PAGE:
Who is Shrek the sheep and why is he so famous? Shrek the sheep was born in 1994 near Tarras, New Zealand. When he was around 4 years old, he decided he did not want to be shorn (have his wool cut, that is) and so he began to hide in caves to avoid being caught. When they finally did catch him, it took a professional 20 minutes to do the shearing, which was broadcast on national TV, CNN and the BBC. His fleece had enough wool to make 20 suits, which were all auctioned off to charity. Shrek became a national icon in New Zealand and was invited to meet the prime minister, Helen Clark, in 2004. He was made famous in photographs, videos, and children’s books; even though New Zealand has 10 times more sheep than people, Shrek stood out and captured the hearts of people with his delightful story. He raised money for charities, boosted the publicity of the wool industry, made public appearances around the country, contributed millions to the economy— and Shrek was even shorn on an floating iceberg to celebrate his 10th birthday. Continue reading
A morpho blue butterfly at a nature preserve in Costa Rica. Photo credit: Becky Morales
The blue morpho butterfly- named for its resplendent turquoise wings- lives in the tropical rainforests of Central and South America.
Morpho Butterfly Craft
Kids love crafts, love glitter, and love butterflies! Making a blue morpho butterfly is an easy afternoon activity that helps kids learn about an amazing creature from the rainforests of the Americas. Continue reading
An Irish sheep peeks up from grazing. In Irish, the word sheep is caora, pronounced kwee-rah. Lamb is uain, pronounced oon-in.
The countryside of verdant Ireland is a patchwork quilt of barley and oats fields, ribbons of blue rivers, and pasture lands dotted by cows and sheep and squared off by low, grey stone walls. With a mild, humid climate and grassy rolling hills, farm life thrives. After we spent 2 weeks driving and hiking around Ireland, visiting stunning churches and incredible landscapes, our 2 1/2 year old daughter was asked what she liked best about her trip to Ireland; she replied “baa-baa sheep!” Here is a craft for fellow young animal-lovers to make their own wooly Irish sheep. Continue reading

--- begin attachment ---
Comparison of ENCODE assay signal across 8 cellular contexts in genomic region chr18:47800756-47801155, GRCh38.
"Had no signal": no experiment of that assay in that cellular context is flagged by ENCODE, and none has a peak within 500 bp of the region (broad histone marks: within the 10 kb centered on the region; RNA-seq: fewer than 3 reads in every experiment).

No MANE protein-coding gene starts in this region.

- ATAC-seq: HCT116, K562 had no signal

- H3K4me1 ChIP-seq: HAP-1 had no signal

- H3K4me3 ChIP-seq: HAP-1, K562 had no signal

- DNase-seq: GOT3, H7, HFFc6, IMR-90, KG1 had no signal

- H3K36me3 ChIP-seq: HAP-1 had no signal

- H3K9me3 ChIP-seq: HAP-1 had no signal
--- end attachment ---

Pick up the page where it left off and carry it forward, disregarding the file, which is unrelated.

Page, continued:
We have turned our daughter’s lemur obsession into an opportunity for our family to learn more about the endangered species of Madagascar. After reading several non-fiction books from our library, we love to go the zoo and see the lemurs in action. Do you have a little one who is in love with a certain animal? Do some research to find out more about it and learn together! To enrich your experience even more, take a field trip to the zoo to get up close and personal with special animals, and many times you will learn more about them and species from the same region. We have looked into zoos that care for lemurs, and found that in the US and abroad, there are several places to experience these bouncing bundles of energy. Continue reading
Dressing as a lemur for Halloween
LEMURS! What are lemurs?? An endangered primate, found only in Madagascar, with more than 70 species… who became more well-known after King Julian starred in “Madagascar.” My daughter is a lemur lover. She has been since way before the now-famous movie. When she was 2, we made a visit to the Brookfield Zoo, and got to try on a lemur costume, and climb on a tree that extended through the glass enclosure housing the ring-tailed lemurs. She loves them because they are cuddly and bouncy, their babies hang on while the mamas climb, and the females always win the fights (which she likes to point out to her brothers). Because she was interested at such an early age, I jumped on board and began taking books out of the library to enrich her knowledge. She was a sponge, and at age 5 quizzed the zookeeper at the Houston Zoo about why there were not more natural trees in the lemurs’ habitats, why some of the lemurs were housed alone when they were such social animals, and why their enclosure did not have a sunny spot for them to warm up in the mornings like they do in Madagascar. Continue reading
It is no secret that my daughter loves lemurs. To find out more about these fascinating animals, we found some equally fascinating books on the subject. If you’re looking to widen your animal knowledge on this primate from Madagascar, check out these great reads.
Two of our favorite lemur specific books are A Little Lemur Named Mew and In Search of Lemurs, both written and illustrated by Joyce Powzyk. Continue reading